The Right Honorable Galchorus Melan met us at the door himself. That was a surprise. Religious leaders don’t become said leaders without picking up a retinue, and everybody in that gig wants to keep their bread and butter from being toast. Still, here he was, welcoming us to his inner sanctum, where only one other human had ever been. Since neither Julian nor I was the present Pontiff, it was a new experience.
“Thank you for seeing me here,” Melan said, waving us toward a pair of SkyThrones before his desk with a pale green lower arm. Each chair would cost me a year’s salary, and I’m not poor. “Security prefers I meet others in a controlled environment.”
“I understand you’ve had some issues with separatists?” I said, nodding to my assistant. Julian had started taking notes as we stepped inside, but he was visibly writing now. Many people find Julian being quiet somewhat disturbing—he looks predatory and hungry at the best of times—so giving him a task helps keep people at ease. Melan wasn’t people, but it worked with him, too.
“Not everyone in the Church feels comfortable with the direction we’re heading,” Melan said. “Too much dissent to handle internally, and my Council believes a schism is approaching.”
I thought about what I could tell the Galchorus, the figurehead and sole authority of this planet’s largest church. He had millions, maybe billions, of followers of various levels of loyalty, but that only buys you so much: God speaks to many. This was actually one of our mottos, something the marketing drones whipped up during my last bout under. One of the perks of working for Perception: state-of-the-art hibernation chambers, capable of putting a guy under for 150 years without damage. For those of us who like to see our work blossom, it’s a godsend.
“Here’s a preliminary analysis we’ve run,” I said. “I’ve forwarded the full report, but I’d like to go over the gist of it. Julian, high points?”
Julian brought up a holographic display so the Galchorus could see the highlights, expanding a few bullet points for easy reading. “The Church mainstream still scores high in foundational scores and relative conceptual bias, but much of the recent scholarship indicates a shift in certain teleological underpinnings. Your school of thought is considered conservative and somewhat reactionary, especially given your stance on off-worlders. Of the disparate groups you indicated were worrisome in your initial contact, we’ve identified two that represent serious philosophical challenges, and one that presents a small but statistically significant chance of factioning.”
Melan slumped in his seat. He didn’t look surprised, but I’d only studied his species for a year so I could have missed it. “Perhaps I will need your services, then. There’s too much chance for violence if I do nothing.”
“Fortunately, we have a couple of options to choose from,” I said, motioning Julian to shut down the summary and bring up the service brochures. Time to talk the talk. “Are you looking for a reformation or a controlled schism? Or are you thinking inquisition? Given your history and current cultural norms, we have several options.”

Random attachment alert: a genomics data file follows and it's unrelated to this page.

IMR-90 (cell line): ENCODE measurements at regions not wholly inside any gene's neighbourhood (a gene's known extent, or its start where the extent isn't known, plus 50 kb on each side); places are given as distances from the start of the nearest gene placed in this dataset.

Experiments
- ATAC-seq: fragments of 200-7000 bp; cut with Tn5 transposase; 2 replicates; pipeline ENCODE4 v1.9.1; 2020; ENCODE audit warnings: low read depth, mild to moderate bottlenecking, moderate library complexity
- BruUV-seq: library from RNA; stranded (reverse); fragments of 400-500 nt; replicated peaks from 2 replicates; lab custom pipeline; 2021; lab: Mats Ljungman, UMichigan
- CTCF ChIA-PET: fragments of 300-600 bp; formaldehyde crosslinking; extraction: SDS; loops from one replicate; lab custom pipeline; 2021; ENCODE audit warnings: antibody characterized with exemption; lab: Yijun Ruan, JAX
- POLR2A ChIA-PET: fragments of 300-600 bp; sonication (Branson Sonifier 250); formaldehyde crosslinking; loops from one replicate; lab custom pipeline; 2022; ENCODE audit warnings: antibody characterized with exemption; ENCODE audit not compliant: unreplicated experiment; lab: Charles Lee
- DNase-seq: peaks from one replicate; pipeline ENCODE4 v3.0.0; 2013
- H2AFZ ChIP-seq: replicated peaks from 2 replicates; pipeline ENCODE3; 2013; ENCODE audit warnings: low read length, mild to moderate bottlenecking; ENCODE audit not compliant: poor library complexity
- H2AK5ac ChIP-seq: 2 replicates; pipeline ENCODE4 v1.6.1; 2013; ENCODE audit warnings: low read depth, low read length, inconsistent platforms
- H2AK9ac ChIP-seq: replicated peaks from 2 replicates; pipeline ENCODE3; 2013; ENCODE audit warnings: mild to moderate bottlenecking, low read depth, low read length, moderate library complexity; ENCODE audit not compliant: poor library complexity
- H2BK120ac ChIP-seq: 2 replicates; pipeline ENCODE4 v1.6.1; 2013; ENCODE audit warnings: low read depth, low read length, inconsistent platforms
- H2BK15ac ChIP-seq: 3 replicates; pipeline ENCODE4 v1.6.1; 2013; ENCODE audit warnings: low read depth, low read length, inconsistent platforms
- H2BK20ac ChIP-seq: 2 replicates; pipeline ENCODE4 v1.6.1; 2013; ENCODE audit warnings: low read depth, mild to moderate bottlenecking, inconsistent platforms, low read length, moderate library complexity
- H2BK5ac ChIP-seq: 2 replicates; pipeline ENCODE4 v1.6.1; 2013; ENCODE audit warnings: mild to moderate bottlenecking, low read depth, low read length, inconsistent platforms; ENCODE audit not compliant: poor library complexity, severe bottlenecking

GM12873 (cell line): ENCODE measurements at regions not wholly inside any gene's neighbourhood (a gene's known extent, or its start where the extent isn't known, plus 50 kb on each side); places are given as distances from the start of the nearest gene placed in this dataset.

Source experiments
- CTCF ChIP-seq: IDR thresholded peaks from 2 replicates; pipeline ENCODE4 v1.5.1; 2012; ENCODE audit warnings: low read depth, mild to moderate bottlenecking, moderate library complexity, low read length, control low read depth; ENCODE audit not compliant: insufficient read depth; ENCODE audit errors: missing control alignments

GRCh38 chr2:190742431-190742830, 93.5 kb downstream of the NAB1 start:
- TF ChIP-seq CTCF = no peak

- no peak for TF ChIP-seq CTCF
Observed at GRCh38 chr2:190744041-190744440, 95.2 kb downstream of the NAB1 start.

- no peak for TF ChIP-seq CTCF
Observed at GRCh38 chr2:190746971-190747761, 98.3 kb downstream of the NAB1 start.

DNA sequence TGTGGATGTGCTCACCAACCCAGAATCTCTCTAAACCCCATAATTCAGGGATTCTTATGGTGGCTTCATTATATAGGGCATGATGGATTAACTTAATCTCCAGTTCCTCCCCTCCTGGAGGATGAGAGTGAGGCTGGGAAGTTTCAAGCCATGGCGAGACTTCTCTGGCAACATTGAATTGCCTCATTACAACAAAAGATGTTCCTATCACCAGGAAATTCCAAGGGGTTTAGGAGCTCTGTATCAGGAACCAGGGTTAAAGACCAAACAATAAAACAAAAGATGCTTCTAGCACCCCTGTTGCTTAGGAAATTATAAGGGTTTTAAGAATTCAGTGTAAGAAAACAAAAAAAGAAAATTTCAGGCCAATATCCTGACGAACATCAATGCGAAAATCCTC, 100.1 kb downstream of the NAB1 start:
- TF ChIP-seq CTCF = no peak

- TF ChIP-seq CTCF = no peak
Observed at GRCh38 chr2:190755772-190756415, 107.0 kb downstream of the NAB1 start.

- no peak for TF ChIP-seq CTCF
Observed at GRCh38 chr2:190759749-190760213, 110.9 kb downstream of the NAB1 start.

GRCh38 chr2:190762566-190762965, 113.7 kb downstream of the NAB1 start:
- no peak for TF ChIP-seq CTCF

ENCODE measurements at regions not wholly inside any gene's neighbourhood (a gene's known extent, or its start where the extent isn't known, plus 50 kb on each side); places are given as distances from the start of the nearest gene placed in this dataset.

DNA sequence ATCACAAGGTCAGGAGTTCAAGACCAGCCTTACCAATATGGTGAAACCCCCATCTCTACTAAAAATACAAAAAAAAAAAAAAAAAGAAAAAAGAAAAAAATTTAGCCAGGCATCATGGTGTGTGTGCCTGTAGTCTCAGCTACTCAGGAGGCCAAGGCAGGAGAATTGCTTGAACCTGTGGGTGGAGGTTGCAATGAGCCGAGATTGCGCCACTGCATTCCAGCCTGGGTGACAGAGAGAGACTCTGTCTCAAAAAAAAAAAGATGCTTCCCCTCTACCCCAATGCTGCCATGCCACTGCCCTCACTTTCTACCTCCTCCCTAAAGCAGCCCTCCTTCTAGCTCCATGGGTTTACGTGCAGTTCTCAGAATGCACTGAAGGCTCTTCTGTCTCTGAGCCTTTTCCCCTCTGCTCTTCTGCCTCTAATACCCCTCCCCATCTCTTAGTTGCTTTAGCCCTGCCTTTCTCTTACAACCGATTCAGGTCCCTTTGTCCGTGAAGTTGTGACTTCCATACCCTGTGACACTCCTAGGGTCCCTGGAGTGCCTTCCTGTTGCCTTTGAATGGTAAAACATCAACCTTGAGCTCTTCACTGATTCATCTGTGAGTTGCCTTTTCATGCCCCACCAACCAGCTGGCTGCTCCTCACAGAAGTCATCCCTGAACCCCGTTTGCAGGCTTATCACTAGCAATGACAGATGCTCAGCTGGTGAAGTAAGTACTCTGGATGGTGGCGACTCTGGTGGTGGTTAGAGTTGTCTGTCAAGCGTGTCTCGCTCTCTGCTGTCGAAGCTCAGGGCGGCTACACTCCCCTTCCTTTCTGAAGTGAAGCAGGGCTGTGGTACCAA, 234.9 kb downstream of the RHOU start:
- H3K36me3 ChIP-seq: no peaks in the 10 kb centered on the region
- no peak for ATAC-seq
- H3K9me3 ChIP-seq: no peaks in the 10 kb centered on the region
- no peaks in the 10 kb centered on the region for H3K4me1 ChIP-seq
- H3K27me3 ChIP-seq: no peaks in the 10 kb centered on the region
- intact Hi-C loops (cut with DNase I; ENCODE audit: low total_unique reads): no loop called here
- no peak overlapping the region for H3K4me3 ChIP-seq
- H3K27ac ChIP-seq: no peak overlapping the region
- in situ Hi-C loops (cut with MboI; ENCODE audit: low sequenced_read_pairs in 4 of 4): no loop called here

For the next 30 minutes, I laid out the options Perception offered, the timelines our initial analyses indicated and the payment plans available for the discerning theocrat in training. Building a socially and psychologically consistent belief system is an exhausting task and takes decades to plan, implement and monitor. None of those services are cheap; planets are and have been sold for less. Still, the Galchorus had the coin, or indirectly controlled enough of it to make buying our services feasible.
After the initial credit confirmation and discussion of the Galchorus’ overall vision for the faithful, Melan decided to go for a reformation. Not the showiest or simplest choice, but well within Perception’s purview. I presented him with the updated contract, rewritten as we spoke by the finest contract app Perception could engineer, and we closed the deal. Melan’s people never developed the handshake, so Julian and I bowed as we stood, arms folded as Melan’s were, except for having two less apiece. The Galchorus escorted us to the door, we thanked him for his business and left. We didn’t speak until we’d reached an environment we could control for surveillance, i.e., our company quarters in the outskirts of the planetary capital.
“They never read the fine print,” Julian said as he keyed in the contract and his notes to a q-ghost database. “Taking things on faith is par for the course, but come on.”
“Nobody expects God on somebody else’s schedule,” I said. Various statistical packages were chewing on the original report, the notes we entered and the contract info. I knew what the number crunching would reveal, but decided to read the plan before saying anything. Always leave room to be wrong.
Minutes passed, enough that I was starting to get hungry, before the report was compiled and ready. I skimmed the abstract, Julian reading over my shoulder, and focused on the methodology. Most of the bullet points we’d discussed with the Galchorus were there, but the first point was new. Neither of us was surprised. Try and find a faith that isn’t built on at least one dead guy. Martyr or saint, doesn’t often matter which.
“How are we going to do this?” Julian asked. Best researcher I’ve worked with in years, but he’s got a face like an open blade, so it’s always easy to forget he has no background or training in wetwork.
“Already done,” I said. “I was prepared before we left. Inert virus with a nanotech trigger; once the signal is given, a protein gets switched around, and what was harmless turns deadly. Nice thing is, the killer is pretty common. Nobody will have reason to think it was intentional.”
“Jesus,” Julian said.
“Not one of ours,” I told him. I made a mental note to confirm that with Betsy in the Archive later. Wouldn’t want to lie.
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